Yellowstone River overflowing in McKenzie County, closing some roads

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A rapid spring melt and ice jams is causing water trouble for folks all over North Dakota.

That includes residents in McKenzie County where the Yellowstone River is flowing out of its banks in some places.

Around 5 pm Sunday night, the McKenzie County Emergency Manager notified people that highway 200 was closed between Cartwright, ND and Fairview, Montana.

Roughly a 5-mile stretch.

There are also several miles of country roads North and South of Highway 200 that are flooded.

The cause of the flooding is from spring melt and ice jams along the Yellowstone and Missouri Rivers.

We actually have 7 to 10 miles of ice jams, said Karolin Jappe, the McKenzie County Emergency Manager.

Jappe said more than 30 families have been evacuated from their homes, and another seven are being watched carefully, in case they have to make a run for it.

The emergency manager said none of the families in the Fairview area that have been evacuated from their homes are displaced that she knows of, and they have been able to find shelter with family.

For many people in Fairview they’ve never seen it like this.

I was born and raised here, and I have never seen water in places like this, said Fairview mayor Brian Bieber. A lot of the older people have never seen water like this.

Some areas in the Fairview area that KX News visited had flooding that was six to seven feet deep, and the owners were rushing to get their belongings out of it.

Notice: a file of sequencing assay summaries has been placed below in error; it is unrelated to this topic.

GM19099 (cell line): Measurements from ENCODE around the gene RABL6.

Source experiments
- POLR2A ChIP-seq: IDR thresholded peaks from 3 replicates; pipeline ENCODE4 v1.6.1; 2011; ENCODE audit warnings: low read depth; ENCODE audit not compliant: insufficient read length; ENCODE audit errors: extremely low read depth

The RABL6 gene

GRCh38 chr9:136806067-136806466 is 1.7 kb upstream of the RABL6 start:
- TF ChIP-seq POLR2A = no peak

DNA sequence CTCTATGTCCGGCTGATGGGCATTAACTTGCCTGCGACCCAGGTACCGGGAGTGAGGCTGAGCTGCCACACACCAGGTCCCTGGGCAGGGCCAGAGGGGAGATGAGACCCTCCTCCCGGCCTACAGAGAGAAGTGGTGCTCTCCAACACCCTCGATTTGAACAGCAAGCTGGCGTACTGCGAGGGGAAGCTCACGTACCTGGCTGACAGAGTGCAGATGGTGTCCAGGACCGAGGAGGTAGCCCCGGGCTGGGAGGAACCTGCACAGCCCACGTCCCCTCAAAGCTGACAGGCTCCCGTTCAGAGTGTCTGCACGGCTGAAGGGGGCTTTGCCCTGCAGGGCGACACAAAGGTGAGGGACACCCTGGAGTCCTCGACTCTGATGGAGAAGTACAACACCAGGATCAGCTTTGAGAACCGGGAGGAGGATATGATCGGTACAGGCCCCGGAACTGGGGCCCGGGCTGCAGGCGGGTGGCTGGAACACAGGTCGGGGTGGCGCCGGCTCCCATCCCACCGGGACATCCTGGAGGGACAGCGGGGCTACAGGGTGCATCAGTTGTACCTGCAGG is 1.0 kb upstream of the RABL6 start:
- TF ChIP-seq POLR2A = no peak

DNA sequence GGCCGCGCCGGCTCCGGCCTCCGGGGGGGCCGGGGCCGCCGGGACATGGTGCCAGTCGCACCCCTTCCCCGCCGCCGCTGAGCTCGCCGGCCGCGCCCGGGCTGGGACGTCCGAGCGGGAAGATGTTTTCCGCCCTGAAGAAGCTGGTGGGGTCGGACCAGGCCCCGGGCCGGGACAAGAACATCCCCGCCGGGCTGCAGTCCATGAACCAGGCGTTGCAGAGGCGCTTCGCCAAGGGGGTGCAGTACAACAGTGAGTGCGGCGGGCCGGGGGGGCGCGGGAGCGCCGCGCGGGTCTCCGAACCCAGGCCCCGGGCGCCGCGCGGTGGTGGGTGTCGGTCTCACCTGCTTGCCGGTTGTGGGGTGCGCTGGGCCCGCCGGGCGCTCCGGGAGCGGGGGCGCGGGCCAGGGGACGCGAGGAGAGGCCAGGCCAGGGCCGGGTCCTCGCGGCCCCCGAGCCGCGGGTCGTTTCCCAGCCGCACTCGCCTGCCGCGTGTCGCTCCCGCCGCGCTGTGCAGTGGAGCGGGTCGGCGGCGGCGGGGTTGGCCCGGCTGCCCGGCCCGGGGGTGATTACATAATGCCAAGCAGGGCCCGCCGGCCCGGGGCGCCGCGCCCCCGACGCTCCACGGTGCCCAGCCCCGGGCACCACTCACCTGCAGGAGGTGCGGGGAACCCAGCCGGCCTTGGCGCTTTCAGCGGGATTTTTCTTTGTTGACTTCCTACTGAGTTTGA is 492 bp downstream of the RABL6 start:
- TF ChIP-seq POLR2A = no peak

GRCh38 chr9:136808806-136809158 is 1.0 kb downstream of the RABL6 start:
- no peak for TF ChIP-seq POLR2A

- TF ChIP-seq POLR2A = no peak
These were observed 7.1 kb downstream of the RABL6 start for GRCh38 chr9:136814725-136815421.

Fairview resident Jarrod Finsaas, whose house is flooded, said he doesn’t know if his house a complete loss at this point.

We will see as soon as I can get to it.

Jappe said people in need of assistance can go to the community center in Cartwright and the fire hall in Fairview.

The local communities are also showing their support for the flood victims with water and food.

Distribution Now delivered 16 cases of Gatorade and 96 cases of water to the Fairview Fire Hall on Monday afternoon.

However, for many people, the question is, when will it end?

We would like to see the river moving again, said Harold Schlothauer, a resident of Fairview and a flood victim. It is still troubling because it is still rising a bit.

Jappe said they are continuing to monitor the area and Highway 200 is still closed.

People coming from Watford can use 68 West as a detour and people coming from Williston can use 58 South.

Along with the McKenzie County emergency manager, flood victims have been assisted by the McKenzie County Sheriff’s Office, Williams County emergency manager,the County of Richland, the City of Fairview, and Red Cross.

The list goes beyond that for all the people offering assistance and support to flood victims.

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